Well I might let my daughter do that but certainly nobody else. In this case the clothes were removed by someone that none of us had ever even met or spoken to.

I suggested that Marsha and Rosie send out a press release last week.  They didn’t want to make waves and, at that time still hoped that Charlotte would agree to the very minimal safeguards they wanted to put in place to protect the name and the legacy of Spare Rib.

The facts are these:

Marsha was not informed about the re-launch of Spare Rib  before the first announcement in the Guardian. Charlotte may have intended to talk to her but she didn’t make contact and in fact Marsha was in Australia with her sick mother when she was first informed that the magazine she started (with Rosie) was to be re-launched by someone she had never even met or talked to.

Rosie had been informed (by email)  and had asked Charlotte to talk to Marsha. She was about to go to Africa where she would not be in touch and didn’t have time to discuss it with Marsha before leaving.  Rosie had not said she would be involved with the magazine.

Marsha and Rosie finally got in touch with her after the initial publicity and asked her to do several things including slowing down the launch so that safeguards could be put in place.

She was given plenty of time to do this but has decided not to.

Charlotte acted with no concern at all for the originators of Spare Rib, she has made no effort to find us, or even to credit us for our work (which has appeared widely in the press). She did not organise a meeting for ex-Spare Ribbers or invite us to the meetings she did organise (only those who signed up and paid were invited).

We have kept our concerns quiet and only discussed them amongst ourselves because we wanted to give the re-launch a chance to succeed but there has been a great deal of unease- particularly about reports of some of the material ‘our’ magazine was likely to contain.

Please make sure these facts are circulated widely.
Angela  Phillips

This is  Charlotte’s letter:

“Dear Supporter,
I’m writing to you to update you on important developments with the magazine, which will be made public later this week.

As you’ll know, we had been due to launch the next phase of the membership system by now, and I’m delighted to be able to announce that it will go live next week, and the website will launch later this summer. But the delay has been due to a difficult development which I want to share with you here.

When we formed the idea of relaunching Spare Rib I contacted both the original co-founders, Marsha Rowe and Rosie Boycott, back in March. I naturally wanted to share with them our plans for the new magazine and member led campaigning movement. Rosie responded very enthusiastically at once, and was entirely supportive. I heard nothing from Marsha, but wrote to her again several times in April she got in touch to say she had only just received my emails. But her initial response was, like Rosie’s, very positive, and we had two constructive meetings.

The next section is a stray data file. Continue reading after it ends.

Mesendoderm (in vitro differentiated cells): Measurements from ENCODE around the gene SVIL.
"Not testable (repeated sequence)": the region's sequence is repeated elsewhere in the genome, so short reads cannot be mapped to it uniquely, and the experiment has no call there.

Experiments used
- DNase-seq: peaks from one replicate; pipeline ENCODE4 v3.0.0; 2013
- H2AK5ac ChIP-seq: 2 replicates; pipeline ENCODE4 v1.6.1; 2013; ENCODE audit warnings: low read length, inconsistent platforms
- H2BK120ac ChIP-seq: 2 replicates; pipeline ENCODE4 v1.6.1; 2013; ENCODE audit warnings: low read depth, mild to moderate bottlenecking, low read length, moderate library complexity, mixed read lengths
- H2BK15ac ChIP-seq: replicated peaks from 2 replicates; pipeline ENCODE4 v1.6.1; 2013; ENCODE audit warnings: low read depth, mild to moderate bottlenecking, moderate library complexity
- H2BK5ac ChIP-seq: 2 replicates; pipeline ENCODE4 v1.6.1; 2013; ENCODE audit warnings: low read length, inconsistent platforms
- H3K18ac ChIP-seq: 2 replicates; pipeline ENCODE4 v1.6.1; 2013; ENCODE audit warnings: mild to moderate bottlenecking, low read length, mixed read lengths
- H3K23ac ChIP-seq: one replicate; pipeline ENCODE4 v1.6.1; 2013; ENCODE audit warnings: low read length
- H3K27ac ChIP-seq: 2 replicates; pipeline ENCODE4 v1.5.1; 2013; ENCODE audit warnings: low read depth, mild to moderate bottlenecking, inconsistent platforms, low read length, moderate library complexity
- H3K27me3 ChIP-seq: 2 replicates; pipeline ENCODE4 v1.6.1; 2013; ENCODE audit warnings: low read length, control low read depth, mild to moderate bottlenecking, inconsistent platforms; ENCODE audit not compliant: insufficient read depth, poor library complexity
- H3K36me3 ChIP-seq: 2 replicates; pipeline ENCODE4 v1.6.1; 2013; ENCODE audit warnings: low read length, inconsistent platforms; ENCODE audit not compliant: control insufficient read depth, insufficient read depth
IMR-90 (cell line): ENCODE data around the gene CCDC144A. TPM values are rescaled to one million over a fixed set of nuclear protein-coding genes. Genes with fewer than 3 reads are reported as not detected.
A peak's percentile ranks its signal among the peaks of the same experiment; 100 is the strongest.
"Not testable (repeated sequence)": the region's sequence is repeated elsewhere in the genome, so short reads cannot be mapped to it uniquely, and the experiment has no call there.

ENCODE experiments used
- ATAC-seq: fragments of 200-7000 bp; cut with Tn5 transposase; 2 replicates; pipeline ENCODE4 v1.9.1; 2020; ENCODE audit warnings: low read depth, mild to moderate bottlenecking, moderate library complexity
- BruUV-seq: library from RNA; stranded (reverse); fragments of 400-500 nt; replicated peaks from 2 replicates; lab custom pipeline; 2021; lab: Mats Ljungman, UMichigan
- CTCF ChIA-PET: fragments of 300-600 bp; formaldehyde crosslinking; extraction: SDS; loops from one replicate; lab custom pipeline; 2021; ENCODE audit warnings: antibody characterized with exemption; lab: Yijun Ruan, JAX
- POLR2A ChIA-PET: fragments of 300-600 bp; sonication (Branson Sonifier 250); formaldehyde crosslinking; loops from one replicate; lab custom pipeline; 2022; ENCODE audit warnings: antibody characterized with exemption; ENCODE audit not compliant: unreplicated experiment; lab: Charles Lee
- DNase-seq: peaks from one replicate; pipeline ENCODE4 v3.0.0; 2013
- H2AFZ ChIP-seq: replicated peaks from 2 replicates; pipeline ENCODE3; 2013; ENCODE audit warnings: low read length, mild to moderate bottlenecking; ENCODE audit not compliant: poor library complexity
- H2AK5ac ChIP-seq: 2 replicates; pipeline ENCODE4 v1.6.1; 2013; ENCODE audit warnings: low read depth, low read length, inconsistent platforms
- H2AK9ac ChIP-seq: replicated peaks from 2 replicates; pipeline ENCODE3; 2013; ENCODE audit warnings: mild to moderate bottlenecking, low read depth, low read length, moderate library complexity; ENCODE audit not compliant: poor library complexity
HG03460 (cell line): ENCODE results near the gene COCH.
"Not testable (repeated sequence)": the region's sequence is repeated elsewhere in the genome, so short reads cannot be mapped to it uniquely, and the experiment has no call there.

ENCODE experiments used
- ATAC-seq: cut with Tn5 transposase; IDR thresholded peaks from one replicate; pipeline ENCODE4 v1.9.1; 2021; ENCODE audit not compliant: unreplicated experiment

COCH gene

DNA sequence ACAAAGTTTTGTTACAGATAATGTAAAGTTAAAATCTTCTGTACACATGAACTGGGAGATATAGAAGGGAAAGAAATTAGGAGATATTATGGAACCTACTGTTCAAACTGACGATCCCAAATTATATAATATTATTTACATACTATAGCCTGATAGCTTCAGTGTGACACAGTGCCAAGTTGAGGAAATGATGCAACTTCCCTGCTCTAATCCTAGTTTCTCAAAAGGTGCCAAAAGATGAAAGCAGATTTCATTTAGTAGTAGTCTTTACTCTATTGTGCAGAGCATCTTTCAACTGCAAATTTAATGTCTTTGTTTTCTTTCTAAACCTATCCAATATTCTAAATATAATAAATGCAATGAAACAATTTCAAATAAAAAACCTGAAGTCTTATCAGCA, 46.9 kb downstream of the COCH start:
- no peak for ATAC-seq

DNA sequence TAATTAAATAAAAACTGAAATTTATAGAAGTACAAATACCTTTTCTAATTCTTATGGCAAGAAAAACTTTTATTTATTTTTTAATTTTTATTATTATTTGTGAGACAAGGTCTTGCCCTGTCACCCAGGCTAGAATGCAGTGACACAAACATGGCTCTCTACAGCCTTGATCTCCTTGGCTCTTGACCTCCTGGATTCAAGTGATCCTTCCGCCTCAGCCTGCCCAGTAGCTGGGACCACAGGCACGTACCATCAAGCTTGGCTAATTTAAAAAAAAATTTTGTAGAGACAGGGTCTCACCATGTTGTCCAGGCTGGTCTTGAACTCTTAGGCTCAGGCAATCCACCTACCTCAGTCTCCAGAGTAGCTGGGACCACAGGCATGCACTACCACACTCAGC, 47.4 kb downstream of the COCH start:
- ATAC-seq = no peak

We made clear that Spare Rib is a member led not-for-profit organisation.

Although our legal team had established that the name Spare Rib had never been trademarked, I naturally wanted to share with them our plans for the new magazine, and was delighted to have their involvement and blessing. However, without warning, two weeks ago they instructed a team of lawyers who have now threatened us with legal action, including an injunction, if we use the name Spare Rib without Marsha and Rosie’s permission. On 3rd June, 20 years after Spare Rib’s closure, Marsha applied to trademark the name, which we only found out through our lawyers.

Our lawyers have advised us that we would have a good chance of success, were we to go to court, but the last thing we want is a protracted legal battle. It would mean suspending all work on the launch, and exhausting precious financial resources on legal fees. Worst of all, it would be an ugly and entirely wrong note on which to be launching. I had hoped to be able to resolve the issue by meeting directly with Rosie and Marsha, to discover their conditions for permission to use the name, as these have never been communicated to us. They have refused to meet with us without lawyers present. The biggest area of conflict has been over our vision for Spare Rib to be more than just a magazine, but also a grass-roots movement. We seem unable to reach an agreement on this issue, and so with great sadness we have concluded that further negotiations would be an unaffordable waste of our funds and our time.

We have therefore decided to rename our organisation. This will enable us to continue with everyone’s fantastic work, and maintain the amazing momentum and spirit of the project, which has gathered pace so wonderfully over recent months. We want our members to be involved in the renaming process, so we are launching a national naming bee via Twitter and our website.